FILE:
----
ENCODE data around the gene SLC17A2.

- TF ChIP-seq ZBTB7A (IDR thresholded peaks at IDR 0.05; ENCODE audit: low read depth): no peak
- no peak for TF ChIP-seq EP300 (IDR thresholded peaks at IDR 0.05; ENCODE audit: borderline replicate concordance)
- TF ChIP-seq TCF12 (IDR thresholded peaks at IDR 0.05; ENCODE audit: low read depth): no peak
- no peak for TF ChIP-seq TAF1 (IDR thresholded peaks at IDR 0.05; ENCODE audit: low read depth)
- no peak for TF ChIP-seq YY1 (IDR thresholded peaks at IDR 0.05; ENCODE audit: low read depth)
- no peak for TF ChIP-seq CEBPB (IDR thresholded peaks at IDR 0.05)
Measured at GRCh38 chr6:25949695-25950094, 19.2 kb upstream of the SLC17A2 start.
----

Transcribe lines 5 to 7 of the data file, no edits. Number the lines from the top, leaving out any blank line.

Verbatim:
- no peak for TF ChIP-seq TAF1 (IDR thresholded peaks at IDR 0.05; ENCODE audit: low read depth)
- no peak for TF ChIP-seq YY1 (IDR thresholded peaks at IDR 0.05; ENCODE audit: low read depth)
- no peak for TF ChIP-seq CEBPB (IDR thresholded peaks at IDR 0.05)